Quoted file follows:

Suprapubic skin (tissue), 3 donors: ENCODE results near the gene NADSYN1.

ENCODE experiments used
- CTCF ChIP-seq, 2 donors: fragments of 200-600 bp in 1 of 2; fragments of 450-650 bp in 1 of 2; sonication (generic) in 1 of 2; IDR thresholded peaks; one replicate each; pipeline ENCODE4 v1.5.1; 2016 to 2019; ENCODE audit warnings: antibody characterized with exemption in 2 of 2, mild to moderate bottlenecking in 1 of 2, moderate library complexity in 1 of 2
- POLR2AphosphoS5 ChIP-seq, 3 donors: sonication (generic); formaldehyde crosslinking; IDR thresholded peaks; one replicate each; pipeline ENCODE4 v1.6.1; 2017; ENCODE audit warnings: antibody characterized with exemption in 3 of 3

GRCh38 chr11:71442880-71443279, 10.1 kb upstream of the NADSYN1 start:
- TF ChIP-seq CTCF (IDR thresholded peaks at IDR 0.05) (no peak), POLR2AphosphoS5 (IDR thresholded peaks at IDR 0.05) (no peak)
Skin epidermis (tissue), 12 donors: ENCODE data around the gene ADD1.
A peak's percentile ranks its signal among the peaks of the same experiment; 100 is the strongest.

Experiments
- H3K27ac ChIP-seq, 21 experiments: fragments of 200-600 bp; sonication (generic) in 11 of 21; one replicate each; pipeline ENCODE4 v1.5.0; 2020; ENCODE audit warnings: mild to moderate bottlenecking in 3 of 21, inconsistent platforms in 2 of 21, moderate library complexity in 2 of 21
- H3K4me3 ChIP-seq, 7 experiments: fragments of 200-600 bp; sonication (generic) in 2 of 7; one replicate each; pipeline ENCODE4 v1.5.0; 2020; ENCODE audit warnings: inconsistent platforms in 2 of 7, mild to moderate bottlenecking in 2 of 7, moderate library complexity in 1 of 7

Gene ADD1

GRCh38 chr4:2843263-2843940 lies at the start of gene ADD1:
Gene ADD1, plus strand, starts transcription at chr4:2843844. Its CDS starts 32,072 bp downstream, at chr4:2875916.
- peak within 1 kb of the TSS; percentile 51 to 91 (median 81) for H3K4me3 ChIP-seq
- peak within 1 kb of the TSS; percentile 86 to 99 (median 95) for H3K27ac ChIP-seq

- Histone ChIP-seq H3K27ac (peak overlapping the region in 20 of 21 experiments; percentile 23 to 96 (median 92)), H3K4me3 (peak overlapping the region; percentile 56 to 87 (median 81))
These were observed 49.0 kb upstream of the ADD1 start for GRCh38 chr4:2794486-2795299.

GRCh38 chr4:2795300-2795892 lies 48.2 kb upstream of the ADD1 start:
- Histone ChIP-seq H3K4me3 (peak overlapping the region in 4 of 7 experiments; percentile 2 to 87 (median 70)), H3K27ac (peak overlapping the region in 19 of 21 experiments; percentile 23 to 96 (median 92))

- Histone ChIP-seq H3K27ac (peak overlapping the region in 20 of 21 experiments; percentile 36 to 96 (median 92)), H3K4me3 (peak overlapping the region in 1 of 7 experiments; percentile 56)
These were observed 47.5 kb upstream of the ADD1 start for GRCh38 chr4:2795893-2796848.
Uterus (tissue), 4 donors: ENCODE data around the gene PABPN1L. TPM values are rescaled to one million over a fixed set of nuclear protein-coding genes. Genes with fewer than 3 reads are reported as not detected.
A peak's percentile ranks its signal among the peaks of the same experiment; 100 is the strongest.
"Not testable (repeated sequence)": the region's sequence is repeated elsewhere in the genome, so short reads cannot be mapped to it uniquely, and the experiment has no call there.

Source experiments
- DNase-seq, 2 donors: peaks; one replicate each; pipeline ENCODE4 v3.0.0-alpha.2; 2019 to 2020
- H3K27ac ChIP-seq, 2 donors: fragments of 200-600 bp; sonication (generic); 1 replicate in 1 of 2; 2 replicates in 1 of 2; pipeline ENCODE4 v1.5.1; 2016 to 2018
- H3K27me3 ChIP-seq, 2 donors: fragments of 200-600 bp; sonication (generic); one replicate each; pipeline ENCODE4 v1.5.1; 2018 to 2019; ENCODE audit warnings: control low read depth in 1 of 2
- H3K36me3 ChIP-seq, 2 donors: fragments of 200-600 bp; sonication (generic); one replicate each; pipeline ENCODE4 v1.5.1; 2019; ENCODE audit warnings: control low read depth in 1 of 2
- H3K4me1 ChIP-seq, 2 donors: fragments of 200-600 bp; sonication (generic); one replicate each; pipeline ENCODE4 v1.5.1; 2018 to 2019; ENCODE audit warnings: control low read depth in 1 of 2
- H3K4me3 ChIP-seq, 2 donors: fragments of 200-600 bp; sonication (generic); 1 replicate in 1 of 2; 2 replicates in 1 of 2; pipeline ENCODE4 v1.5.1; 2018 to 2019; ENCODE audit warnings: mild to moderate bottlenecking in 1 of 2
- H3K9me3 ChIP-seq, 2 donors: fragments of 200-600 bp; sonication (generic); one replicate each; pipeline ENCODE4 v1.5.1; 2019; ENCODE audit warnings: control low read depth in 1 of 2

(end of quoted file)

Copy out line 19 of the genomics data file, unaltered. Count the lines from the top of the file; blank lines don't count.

GRCh38 chr4:2795300-2795892 lies 48.2 kb upstream of the ADD1 start: